Sunday, December 3, 2023


Today on the blog we celebrate Jim Maloney's 10-inning no-hitter of 1965 with a "missing" 1971 "Baseball's Greatest Moments" card:

The fire-balling Cincinnati Reds righty was truly a beast on the mound, and on August 19th of 1965 he was unstoppable when he tossed 10 innings against Chicago, keeping them hitless until his own team finally got him a run in the top of the 10th inning when shortstop Leo Cardenas homered of starter Larry Jackson. Yep, BOTH starters went the full distance that day, with Jackson on the short end of history.
For Maloney, he tossed 10 innings, allowed zero hits, while also (gulp!) walking TEN batters and striking out 12, facing 40 batters in his "masterpiece".
He also would put in a decent day at the plate, going 2-for-4 with two singles to try and help his own cause.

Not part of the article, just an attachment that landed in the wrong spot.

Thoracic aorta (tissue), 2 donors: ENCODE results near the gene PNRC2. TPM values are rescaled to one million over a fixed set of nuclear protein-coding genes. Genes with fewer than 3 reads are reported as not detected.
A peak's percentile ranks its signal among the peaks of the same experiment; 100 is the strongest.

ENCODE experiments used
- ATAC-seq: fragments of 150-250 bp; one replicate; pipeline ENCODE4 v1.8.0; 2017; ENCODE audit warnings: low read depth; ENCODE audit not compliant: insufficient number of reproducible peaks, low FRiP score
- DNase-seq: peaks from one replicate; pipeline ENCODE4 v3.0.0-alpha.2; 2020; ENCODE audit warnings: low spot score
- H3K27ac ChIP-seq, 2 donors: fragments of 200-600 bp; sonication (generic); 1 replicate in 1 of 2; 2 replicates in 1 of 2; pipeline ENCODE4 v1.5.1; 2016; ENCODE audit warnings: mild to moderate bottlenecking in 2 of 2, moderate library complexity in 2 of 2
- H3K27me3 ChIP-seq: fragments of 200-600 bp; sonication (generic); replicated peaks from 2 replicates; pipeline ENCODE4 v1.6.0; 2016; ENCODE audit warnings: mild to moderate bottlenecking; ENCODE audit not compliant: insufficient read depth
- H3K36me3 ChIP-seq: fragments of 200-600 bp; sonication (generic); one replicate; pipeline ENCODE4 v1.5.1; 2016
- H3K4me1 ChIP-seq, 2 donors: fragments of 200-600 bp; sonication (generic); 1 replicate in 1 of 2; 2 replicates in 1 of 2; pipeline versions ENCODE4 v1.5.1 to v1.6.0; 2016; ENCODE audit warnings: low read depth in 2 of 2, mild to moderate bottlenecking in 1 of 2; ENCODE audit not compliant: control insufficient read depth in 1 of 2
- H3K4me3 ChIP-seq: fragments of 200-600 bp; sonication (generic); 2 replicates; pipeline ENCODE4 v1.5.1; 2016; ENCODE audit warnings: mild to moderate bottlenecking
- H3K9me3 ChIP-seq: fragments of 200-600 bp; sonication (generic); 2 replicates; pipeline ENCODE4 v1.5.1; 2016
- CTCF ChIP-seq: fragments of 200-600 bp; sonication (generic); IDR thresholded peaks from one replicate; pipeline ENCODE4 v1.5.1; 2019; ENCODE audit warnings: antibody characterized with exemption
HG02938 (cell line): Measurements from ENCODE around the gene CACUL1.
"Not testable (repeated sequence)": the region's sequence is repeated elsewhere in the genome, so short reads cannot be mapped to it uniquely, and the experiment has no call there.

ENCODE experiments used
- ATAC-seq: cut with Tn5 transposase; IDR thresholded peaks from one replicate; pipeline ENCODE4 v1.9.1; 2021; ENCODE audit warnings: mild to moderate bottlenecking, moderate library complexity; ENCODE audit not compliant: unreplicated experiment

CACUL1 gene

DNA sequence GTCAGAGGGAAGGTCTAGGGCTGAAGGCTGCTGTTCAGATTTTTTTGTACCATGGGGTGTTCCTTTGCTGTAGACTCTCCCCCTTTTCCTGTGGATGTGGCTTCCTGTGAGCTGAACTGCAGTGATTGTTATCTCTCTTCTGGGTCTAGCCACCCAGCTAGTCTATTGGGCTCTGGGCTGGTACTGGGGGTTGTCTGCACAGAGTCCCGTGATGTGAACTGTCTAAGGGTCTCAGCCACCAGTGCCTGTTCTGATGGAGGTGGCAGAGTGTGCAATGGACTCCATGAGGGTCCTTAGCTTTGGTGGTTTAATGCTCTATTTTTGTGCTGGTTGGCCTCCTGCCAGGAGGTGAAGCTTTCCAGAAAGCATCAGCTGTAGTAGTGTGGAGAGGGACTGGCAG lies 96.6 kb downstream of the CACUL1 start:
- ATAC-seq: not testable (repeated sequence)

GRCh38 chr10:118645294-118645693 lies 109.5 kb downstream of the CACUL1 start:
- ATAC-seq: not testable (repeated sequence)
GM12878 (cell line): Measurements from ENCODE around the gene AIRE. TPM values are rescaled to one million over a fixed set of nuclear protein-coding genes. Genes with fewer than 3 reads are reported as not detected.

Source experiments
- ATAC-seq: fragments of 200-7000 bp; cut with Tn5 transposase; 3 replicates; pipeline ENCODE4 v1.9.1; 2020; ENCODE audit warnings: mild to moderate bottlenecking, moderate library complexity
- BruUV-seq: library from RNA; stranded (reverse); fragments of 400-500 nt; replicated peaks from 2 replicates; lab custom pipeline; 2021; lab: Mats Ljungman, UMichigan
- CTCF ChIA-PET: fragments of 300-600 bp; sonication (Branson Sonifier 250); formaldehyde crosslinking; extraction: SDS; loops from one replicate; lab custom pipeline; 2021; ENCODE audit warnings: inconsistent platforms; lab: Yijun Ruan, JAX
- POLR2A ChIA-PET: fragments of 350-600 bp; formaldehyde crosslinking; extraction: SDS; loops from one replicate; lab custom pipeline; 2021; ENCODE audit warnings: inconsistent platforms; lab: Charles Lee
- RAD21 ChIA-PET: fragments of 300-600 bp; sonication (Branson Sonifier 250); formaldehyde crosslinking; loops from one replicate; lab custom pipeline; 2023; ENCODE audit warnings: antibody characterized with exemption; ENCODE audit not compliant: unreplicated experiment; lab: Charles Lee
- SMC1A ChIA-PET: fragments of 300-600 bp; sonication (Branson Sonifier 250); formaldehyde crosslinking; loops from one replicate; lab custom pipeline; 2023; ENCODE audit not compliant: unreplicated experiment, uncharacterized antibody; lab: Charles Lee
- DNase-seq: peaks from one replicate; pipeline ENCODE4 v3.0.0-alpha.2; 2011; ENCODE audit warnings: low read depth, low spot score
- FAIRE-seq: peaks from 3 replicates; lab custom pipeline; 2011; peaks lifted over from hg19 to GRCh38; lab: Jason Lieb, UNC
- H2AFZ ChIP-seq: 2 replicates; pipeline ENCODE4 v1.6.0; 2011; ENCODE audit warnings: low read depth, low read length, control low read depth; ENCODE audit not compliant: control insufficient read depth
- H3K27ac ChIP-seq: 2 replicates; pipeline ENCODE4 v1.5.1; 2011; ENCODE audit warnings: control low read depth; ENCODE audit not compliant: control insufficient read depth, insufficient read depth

Incredibly, earlier in the very same season Maloney held the New York Mets hitless through nine innings, only to lose in extra innings after striking out 18 Met batters before allowing a Johnny Lewis homer in the 11th frame to take the heartbreaking loss.
Four years later in 1969, Maloney would toss his second "official" no-hitter when he beat the Houston Astros 10-0 at Crosley Field, striking out 13 while walking five.
He tends to get overlooked as far as pitching stars of the 1960’s go.
Granted when you’re up against guys like Koufax, Marichal, Drysdale and Gibson, it’s easy to see why.
Nevertheless, in Maloney’s seven full seasons of Major League ball, he posted five seasons of sub-3.00 ERA, four 200+ strikeout years, and six 15+ win seasons, with two of them topping 20.
The guy was a machine! 29 of his 30 lifetime shutouts were in those seven years, with four seasons of five or more.
And consider this: until Major League officials changed the rules of what a no-hitter was years later, Maloney was considered as one of the few to throw THREE or more such gems.
By the time Maloney wrapped up his career after the 1971 season because of injuries at the young age of 31, he finished with a very nice 134-84 record, with a 3.19 ERA and 1605 strikeouts over 302 games and 1849 innings pitched, and a reputation as one of the hardest throwing pitchers in the game during the 1960’s.



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